In June 1791, Deacon and Judge Nathaniel Gray,[6][7] Elisha Gray, Joel Hatch, Abram Raymond, Newcomb Raymond, and James Raymond visited these lands in the interest of the company as an exploring party, accompanied by Josiah Throop, chief of the corps who had surveyed the tract that and the preceding years. On their arrival they found that a family consisting of five men, one woman and some small children from Paris in Oneida County had squatted a few hours previously on Handsome Brook, and were occupying a bark cabin. There they found hospitable welcome through the night and in the morning were regaled by their hostess with new bread and beer, both her own making. This family remained but a short time, for they had left before the return of the exploring party.[5]

The exploratory party examined the southwest quarter of the 9th township, containing 6,222 acres (2,518 ha), which they and their associates eventually bought of Colonel William S. Smith, to whom the township was patented by the state of New York for $1.25 per acre.[8] The exploratory party returned to Duanesburgh with a good report sometime prior to October 9, 1791, for on that date, James Raymond married Melissa Burritt, the second daughter and child of Rev. Blackleach Burritt,[9] the spiritual leader of the company, and of Martha Welles.[10]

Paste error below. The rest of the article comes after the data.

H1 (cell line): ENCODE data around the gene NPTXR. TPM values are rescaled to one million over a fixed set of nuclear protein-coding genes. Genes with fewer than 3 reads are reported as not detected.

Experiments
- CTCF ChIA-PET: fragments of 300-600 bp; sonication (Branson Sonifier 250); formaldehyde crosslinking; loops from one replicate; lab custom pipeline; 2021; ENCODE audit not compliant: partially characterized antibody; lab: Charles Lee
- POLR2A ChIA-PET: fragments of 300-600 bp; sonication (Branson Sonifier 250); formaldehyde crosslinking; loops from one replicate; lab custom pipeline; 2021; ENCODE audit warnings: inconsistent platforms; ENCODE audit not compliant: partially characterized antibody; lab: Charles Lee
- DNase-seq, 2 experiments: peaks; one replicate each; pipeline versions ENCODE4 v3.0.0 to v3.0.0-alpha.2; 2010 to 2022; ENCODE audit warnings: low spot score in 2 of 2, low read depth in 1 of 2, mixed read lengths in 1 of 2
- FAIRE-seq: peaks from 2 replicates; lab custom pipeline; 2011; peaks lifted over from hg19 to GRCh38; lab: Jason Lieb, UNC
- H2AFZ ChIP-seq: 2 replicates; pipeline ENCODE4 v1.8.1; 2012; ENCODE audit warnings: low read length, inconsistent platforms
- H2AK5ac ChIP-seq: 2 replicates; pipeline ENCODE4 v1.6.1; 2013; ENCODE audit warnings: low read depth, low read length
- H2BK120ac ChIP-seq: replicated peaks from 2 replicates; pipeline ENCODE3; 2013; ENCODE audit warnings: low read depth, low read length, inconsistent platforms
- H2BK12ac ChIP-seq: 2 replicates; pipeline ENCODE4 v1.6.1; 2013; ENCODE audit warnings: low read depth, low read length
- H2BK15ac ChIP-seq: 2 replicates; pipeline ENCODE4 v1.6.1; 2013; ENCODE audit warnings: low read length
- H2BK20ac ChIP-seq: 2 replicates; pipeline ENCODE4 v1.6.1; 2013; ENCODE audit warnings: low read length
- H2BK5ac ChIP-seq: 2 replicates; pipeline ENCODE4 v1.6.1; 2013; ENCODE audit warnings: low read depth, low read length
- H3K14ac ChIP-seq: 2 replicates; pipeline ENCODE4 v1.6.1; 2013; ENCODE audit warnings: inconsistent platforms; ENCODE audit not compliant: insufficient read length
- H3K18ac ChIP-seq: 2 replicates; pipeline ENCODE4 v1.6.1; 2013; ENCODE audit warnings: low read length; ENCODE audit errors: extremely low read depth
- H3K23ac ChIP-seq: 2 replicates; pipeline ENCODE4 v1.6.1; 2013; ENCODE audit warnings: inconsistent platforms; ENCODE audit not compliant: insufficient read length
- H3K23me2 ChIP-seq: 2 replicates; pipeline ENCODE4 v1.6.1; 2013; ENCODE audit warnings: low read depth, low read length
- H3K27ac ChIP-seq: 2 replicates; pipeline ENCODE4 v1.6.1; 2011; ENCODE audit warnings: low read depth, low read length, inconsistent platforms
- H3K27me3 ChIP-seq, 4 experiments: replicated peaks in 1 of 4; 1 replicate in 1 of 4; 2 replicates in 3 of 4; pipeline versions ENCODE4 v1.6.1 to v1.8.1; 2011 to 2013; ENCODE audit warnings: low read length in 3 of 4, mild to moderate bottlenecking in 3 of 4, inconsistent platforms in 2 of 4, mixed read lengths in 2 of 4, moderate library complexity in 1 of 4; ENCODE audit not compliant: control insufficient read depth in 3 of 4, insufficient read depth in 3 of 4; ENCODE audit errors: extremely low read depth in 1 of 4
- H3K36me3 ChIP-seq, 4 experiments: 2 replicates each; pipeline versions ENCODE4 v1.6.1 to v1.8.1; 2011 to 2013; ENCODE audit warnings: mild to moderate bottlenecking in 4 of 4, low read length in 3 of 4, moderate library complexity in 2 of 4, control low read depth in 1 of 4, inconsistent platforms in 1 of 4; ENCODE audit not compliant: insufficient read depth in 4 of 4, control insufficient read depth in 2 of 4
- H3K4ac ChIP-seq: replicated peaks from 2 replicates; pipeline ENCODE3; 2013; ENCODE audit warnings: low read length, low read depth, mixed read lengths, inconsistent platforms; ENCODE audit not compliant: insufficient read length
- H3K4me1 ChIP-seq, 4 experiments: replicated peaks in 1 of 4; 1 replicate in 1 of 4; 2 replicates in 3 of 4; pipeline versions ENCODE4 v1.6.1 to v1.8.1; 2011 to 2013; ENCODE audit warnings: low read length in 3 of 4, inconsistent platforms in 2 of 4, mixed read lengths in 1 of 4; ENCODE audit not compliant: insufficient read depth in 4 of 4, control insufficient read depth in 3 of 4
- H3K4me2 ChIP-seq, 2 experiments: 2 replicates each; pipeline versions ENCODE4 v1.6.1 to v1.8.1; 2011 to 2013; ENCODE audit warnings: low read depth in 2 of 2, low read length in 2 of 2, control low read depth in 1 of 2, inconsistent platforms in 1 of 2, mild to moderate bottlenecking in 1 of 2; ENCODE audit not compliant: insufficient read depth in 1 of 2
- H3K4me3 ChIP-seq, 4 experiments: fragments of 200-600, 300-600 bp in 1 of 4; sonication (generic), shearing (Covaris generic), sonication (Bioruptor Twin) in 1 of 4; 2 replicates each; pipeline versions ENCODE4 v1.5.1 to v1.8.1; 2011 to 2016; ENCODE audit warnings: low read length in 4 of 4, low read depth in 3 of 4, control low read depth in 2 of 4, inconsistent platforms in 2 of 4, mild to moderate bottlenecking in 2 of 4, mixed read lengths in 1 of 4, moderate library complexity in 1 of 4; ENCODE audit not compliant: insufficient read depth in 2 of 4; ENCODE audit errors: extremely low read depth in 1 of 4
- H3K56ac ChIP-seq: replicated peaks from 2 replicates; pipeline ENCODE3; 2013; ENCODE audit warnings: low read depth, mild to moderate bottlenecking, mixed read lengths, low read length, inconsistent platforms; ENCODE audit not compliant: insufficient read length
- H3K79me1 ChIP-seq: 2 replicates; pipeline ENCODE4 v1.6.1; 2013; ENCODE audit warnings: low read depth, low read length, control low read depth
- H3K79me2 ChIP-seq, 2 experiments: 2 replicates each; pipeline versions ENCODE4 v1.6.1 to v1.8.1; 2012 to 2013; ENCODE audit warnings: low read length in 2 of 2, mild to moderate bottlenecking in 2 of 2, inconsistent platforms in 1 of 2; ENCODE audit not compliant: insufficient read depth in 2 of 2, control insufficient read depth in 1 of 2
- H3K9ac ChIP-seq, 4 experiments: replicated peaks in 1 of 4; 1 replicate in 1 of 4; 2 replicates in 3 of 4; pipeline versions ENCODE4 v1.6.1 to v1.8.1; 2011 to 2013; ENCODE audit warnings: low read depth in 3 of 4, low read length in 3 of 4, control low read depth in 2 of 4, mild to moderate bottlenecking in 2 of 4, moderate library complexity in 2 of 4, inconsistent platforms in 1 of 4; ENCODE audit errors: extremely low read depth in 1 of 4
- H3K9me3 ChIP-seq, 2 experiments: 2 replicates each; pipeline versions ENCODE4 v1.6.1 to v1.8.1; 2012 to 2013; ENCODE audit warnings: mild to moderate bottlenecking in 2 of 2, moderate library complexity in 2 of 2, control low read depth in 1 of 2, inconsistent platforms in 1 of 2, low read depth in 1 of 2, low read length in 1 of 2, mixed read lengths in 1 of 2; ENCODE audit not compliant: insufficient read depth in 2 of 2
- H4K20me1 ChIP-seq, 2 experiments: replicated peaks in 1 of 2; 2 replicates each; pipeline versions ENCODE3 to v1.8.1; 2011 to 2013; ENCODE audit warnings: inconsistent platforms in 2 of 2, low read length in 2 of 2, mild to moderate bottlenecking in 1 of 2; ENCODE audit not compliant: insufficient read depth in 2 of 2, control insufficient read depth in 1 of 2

In the summer of 1792, the exploratory party returned, which was mainly composed of the original proprietors, and settled in a cabin near Handsome Brook. During the later summer and fall, the exploratory party had accomplished the work they had set out to do, and they returned to their families in Duanesburgh, except Abram Raymond and his wife, Betsey Gray Raymond, the daughter of John Gray and Elizabeth Skeel and sister of Nathaniel Gray.[6][7]

Within a year, the first settlers of Sherburne established themselves on their newly acquired plots. And it was not confined alone to the proprietors and their families, most of whom arrived that time, but many of their friends and neighbors from Duanesburgh joined with them.[11] The advance company arrived on a Saturday night in March 1793. Their first organization of the town was that of the Congregational Church of Sherburne, founded on July 6, 1794.

The town of Sherburne was created in 1795 from the town of Paris (now in Oneida County). The town of Smyrna was formed from part of Sherburne in 1808, and the size of Sherburne was increased by annexing part of the town of New Berlin in 1852.